Last year, I bought a small amount of damson plums for the first time from the farmers market with no real idea as to what they would taste like. I was initially attracted to how beautiful they were – small, delicate and such a gorgeously deep indigo blue. “They are no good for eating,” the farmer at the stand told me. Alright then, maybe they would be good for cooking? I gave one a taste and just as the farmer said, definitely not good for eating. Unlike the plums that you usually find in stores, these plums are not especially juicy and definitely not sweet. Appealing right? Well those exact same characteristics makes this plum ideal for cooking and jams. The harder flesh secretly contains a super concentrated plum flavor that is complex. Initially tart, once cooked it reveals a multifaceted play between tart and sweet. It makes some of the best plum jam, I’ve ever tasted.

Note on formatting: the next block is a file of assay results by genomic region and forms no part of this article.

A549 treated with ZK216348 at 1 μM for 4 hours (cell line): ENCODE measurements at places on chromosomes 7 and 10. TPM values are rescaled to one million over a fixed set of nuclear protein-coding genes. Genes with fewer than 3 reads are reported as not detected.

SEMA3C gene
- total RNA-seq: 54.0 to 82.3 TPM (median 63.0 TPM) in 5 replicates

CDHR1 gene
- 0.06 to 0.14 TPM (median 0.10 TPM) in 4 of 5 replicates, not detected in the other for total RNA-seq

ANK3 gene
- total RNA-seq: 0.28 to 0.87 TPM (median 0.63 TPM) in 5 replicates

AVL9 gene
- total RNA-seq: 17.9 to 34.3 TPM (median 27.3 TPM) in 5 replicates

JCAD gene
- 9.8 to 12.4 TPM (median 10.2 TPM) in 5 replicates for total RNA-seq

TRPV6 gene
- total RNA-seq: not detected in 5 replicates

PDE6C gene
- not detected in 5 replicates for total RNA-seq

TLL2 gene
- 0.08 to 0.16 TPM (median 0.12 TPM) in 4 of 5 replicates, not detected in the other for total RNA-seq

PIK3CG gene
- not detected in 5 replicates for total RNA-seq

This year I could not wait until these little jewels came back into the market. I was a little worried that the wouldn’t be available this year, because I had heard that the cold from earlier this year wiped out much of the stone fruits in the Hudson Valley. Luckily they did appear and I wanted to make a very special jam with these.
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